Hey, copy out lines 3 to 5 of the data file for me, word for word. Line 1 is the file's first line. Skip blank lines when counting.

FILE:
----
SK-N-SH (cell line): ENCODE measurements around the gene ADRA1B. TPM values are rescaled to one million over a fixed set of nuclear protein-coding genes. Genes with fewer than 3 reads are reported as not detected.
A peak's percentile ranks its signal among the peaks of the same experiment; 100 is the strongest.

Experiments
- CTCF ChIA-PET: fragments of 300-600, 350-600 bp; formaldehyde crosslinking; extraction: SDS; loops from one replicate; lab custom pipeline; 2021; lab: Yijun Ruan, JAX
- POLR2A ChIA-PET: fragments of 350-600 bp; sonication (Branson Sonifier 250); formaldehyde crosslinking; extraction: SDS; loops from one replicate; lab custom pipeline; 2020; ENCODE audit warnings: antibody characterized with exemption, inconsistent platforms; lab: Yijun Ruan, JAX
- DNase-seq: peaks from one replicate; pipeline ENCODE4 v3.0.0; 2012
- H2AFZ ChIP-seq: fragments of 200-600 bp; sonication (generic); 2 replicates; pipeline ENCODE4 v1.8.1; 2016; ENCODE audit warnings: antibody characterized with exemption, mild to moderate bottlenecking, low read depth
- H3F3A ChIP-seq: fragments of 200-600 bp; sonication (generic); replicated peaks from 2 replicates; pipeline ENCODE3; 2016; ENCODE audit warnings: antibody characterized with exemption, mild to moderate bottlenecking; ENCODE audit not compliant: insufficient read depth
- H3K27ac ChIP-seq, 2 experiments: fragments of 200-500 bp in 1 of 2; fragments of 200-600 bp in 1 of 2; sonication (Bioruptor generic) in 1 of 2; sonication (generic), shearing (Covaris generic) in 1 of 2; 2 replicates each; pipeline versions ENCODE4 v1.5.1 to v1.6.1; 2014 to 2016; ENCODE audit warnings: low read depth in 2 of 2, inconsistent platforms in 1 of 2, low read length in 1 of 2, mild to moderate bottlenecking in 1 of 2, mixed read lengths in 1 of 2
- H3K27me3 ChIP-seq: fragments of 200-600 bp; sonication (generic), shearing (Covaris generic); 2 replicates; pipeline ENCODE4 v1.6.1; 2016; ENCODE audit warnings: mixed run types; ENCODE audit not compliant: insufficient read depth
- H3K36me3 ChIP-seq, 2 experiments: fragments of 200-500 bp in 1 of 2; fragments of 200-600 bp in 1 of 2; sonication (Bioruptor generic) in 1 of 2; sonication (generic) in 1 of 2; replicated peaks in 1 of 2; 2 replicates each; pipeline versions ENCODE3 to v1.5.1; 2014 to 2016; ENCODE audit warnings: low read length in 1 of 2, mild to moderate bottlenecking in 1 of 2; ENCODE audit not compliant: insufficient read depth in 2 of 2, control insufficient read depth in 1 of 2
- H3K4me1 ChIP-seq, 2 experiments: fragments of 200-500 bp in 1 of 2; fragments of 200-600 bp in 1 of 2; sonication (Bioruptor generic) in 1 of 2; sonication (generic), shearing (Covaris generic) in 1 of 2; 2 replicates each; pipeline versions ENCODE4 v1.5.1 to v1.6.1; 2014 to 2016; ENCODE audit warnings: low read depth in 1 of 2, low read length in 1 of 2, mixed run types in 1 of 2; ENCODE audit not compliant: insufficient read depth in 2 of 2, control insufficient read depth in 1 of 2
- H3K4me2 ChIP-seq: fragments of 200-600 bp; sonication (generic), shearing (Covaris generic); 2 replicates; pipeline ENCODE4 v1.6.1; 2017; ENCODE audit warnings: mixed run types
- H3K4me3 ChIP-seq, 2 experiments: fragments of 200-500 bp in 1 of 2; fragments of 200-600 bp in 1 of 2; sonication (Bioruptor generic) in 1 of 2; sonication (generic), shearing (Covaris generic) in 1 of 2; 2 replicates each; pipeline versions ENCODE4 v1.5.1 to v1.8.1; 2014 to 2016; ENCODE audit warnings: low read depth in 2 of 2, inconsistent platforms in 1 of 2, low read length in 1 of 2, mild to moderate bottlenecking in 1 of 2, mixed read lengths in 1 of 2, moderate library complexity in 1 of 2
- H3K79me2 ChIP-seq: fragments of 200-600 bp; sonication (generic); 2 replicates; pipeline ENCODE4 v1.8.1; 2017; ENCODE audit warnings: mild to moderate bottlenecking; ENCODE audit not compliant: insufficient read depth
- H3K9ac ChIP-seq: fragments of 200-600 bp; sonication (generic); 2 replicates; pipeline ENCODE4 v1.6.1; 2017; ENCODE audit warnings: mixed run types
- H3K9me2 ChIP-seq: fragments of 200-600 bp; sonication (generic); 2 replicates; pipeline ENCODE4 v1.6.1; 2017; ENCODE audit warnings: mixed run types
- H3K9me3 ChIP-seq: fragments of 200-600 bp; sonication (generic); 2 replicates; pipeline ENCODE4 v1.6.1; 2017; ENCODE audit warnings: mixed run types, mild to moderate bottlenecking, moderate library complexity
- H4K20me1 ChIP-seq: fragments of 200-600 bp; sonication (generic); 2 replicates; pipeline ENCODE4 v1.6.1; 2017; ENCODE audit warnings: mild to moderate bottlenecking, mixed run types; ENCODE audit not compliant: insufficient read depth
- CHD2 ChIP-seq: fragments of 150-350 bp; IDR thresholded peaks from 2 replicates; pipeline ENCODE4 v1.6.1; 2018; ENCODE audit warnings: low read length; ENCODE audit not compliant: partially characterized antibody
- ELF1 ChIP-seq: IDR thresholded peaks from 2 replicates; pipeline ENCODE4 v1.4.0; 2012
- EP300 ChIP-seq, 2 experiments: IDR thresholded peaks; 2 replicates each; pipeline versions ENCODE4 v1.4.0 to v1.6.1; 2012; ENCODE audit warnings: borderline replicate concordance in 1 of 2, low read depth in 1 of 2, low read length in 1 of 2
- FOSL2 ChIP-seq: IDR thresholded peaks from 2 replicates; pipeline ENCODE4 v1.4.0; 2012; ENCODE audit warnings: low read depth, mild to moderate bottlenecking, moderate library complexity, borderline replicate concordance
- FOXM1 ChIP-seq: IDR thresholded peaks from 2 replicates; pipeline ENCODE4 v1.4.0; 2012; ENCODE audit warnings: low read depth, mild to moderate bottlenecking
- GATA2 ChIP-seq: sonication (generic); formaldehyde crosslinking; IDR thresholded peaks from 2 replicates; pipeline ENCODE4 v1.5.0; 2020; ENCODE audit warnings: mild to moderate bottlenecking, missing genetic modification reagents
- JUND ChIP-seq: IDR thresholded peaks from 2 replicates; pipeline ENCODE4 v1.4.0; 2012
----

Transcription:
Experiments
- CTCF ChIA-PET: fragments of 300-600, 350-600 bp; formaldehyde crosslinking; extraction: SDS; loops from one replicate; lab custom pipeline; 2021; lab: Yijun Ruan, JAX
- POLR2A ChIA-PET: fragments of 350-600 bp; sonication (Branson Sonifier 250); formaldehyde crosslinking; extraction: SDS; loops from one replicate; lab custom pipeline; 2020; ENCODE audit warnings: antibody characterized with exemption, inconsistent platforms; lab: Yijun Ruan, JAX